Creation of the first global map of lunar hydrogen

Creation of the first global map of lunar hydrogen

Hydrogen distribution at the north pole of the moon, poleward of the 70th parallel. Photo credit: Johns Hopkins APL

Using data collected over two decades ago, scientists at the Johns Hopkins Applied Physics Laboratory (APL) in Laurel, Maryland, have created the first complete map of hydrogen occurrence on the lunar surface. The map identifies two types of lunar materials that contain enhanced hydrogen and confirms previous ideas about lunar hydrogen and water, including findings that water likely played a role in the moon’s original magma-ocean formation and solidification.

APL’s David Lawrence, Patrick Peplowski and Jack Wilson, along with Rick Elphic of the NASA Ames Research Center, used orbital neutron data from the Lunar Prospector mission to create their map. The probe, deployed by NASA in 1998, orbited the moon for a year and a half and returned the first direct evidence of enhanced hydrogen at the lunar poles before impacting the lunar surface.

When a star explodes, it releases cosmic rays, or high-energy protons and neutrons, that travel through space at nearly the speed of light. When these cosmic rays come in contact with the surface of a planet or a moon, they break up atoms that are on those bodies, sending protons and neutrons into the air. Scientists are able to identify an element and determine where and how much of it is present by studying the movement of these protons and neutrons.

“Imagine you’re playing billiards and the cue ball represents neutrons and the billiard balls represent hydrogen,” Lawrence explained. “When you hit a billiard ball with your cue ball, the cue ball stops moving and the billiard ball starts moving because both objects have the same mass. Likewise, when a neutron comes into contact with hydrogen, it dies and stops moving, and the hydrogen is set in motion. So when we see fewer numbers of neutrons moving, that’s an indication that hydrogen is present.

Johns Hopkins APL compiles first global map of lunar hydrogen

Hydrogen distribution at the south pole of the moon, poleward of the 70th parallel. Photo credit: Johns Hopkins APL

The team calibrated the data to quantify the amount of hydrogen by the corresponding decrease in neutrons measured by the neutron spectrometer, one of five instruments mounted on Lunar Prospector to complete gravitational and compositional maps of the Moon. The results were published in the Journal of Geophysical Research: Planets.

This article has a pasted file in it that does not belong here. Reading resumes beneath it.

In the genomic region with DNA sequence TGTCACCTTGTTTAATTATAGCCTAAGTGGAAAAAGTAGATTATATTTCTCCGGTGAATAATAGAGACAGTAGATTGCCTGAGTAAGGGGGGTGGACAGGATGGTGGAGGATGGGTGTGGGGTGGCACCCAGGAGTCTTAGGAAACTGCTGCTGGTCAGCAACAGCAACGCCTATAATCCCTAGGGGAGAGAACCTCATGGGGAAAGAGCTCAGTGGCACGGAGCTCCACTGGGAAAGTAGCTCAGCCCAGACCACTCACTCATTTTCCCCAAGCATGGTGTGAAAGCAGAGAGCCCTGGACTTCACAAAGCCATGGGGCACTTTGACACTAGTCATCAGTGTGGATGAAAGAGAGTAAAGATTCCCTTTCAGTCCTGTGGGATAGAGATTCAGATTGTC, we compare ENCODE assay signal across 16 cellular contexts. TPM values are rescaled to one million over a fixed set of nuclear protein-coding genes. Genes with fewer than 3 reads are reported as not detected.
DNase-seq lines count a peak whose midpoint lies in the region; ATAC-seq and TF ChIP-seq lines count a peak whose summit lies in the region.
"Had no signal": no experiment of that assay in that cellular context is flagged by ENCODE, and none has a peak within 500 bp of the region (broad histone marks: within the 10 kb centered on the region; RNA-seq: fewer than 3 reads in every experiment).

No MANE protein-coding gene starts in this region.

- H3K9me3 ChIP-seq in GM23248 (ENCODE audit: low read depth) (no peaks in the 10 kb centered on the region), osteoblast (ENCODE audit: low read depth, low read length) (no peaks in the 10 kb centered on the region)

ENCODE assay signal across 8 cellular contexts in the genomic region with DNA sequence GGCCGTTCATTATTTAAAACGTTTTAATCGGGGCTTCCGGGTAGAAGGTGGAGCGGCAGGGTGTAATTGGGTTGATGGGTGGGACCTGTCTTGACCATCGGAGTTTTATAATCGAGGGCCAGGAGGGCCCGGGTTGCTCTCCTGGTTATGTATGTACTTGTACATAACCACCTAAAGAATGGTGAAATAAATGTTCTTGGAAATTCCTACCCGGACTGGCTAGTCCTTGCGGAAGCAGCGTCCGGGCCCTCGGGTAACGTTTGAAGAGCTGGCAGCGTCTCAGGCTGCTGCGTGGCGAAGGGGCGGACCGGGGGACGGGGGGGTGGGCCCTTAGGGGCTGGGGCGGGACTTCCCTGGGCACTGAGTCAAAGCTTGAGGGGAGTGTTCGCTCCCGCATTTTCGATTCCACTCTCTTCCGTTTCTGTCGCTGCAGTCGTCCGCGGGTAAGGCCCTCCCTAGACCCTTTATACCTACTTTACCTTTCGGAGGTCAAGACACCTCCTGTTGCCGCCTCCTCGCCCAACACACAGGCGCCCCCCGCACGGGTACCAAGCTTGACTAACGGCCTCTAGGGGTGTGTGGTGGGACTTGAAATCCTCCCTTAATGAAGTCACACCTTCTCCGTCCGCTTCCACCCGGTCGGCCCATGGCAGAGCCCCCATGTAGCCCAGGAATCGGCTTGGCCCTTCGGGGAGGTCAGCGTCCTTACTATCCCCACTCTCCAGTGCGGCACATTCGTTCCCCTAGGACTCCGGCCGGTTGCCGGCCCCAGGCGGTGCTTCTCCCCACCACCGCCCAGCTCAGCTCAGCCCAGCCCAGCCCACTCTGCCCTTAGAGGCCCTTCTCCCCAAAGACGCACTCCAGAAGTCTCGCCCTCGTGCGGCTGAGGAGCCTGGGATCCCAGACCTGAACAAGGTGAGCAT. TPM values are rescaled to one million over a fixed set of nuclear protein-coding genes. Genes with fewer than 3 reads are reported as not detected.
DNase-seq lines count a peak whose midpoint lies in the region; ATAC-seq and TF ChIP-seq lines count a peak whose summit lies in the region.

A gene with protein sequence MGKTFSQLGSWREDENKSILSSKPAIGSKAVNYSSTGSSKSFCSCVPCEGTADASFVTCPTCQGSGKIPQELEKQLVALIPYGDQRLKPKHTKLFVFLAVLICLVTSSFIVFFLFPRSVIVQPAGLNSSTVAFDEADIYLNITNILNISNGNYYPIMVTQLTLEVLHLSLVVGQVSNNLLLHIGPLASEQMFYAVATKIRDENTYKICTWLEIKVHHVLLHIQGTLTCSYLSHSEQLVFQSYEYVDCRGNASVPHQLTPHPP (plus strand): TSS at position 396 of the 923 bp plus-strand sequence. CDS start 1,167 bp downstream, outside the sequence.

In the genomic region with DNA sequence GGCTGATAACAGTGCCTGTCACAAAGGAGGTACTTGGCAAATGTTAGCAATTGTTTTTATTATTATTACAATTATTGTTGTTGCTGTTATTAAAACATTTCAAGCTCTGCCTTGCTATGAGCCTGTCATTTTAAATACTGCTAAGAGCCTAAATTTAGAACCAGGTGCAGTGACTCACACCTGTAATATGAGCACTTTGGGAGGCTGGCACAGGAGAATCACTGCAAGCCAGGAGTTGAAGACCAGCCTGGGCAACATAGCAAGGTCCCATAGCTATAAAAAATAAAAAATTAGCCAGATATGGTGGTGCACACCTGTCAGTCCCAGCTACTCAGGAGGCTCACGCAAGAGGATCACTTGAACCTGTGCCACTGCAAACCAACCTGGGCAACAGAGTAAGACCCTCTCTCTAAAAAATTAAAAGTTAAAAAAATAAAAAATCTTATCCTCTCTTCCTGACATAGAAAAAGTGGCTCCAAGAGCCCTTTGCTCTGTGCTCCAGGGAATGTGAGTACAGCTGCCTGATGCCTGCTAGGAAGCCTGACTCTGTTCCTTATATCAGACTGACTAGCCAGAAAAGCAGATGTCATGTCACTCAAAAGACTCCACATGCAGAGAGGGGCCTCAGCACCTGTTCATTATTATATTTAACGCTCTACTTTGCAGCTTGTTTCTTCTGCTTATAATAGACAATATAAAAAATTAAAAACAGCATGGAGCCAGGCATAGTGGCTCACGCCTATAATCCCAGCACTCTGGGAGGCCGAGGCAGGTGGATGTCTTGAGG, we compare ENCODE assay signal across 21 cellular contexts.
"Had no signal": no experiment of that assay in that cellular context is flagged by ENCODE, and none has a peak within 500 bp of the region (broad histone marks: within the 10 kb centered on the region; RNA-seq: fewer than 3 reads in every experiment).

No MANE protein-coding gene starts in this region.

“We were able to combine data from lunar soil samples from the Apollo missions with our measurements from space and finally, for the first time, create a complete picture of lunar hydrogen,” Lawrence continued.

The team’s map confirms elevated hydrogen in two types of lunar materials. The first, on the Aristarchus Plateau, hosts the moon’s largest pyroclastic deposit. These deposits are rock fragments erupted from volcanoes, confirming previous observations that hydrogen and/or water played a role in lunar magmatic events. The second is KREEP-like rocks. KREEP is an acronym for Lunar Lava Rock, which stands for Potassium (K), Rare Earth Elements (REE), and Phosphorus (P).

“When the moon originally formed, it is widely believed to have been molten debris from a massive impact on Earth,” Lawrence said. “On cooling, minerals formed from the melt, and KREEP is believed to be the last type of material to crystallize and harden.”

Johns Hopkins APL compiles first global map of lunar hydrogen

When cosmic rays from distant stars hit the surface of planets or moons, they shatter atoms that are on those bodies. Scientists study the movement of protons and neutrons to identify an element and determine how much of it is present. Credit: Johns Hopkins APL/Magda Saina

Lawrence, who was part of the original team that examined the first data from the Lunar Prospector mission in 1998, said it would take time to build on existing efforts to produce a complete map of Earth’s nearest neighbor.

“It took several years to complete the analysis,” Lawrence said. “As we sorted it all out, we started correcting data that we found wasn’t hydrogen. We went back and refined previous analyzes and in large part we were able to do this because of discoveries from other missions. We continuously build on previous knowledge and break new ground.”

This new map not only completes the hydrogen inventory on the moon, but could also lead to a quantification of how much hydrogen and water was on the moon when it was born. In 2013, APL researchers also confirmed the presence of water ice at the poles of the planet Mercury, using data from the neutron spectrometer on the APL-built MESSENGER spacecraft. These discoveries are important not only for understanding the solar system, but also for planning future human exploration of the solar system.

More information:
David J. Lawrence et al, Global Hydrogen Abundances on the Lunar Surface, Journal of Geophysical Research: Planets (2022). DOI: 10.1029/2022JE007197

Provided by the Johns Hopkins University Applied Physics Laboratory

Quote: Assembling the first global map of lunar hydrogen (2022, July 20), retrieved July 20, 2022 from

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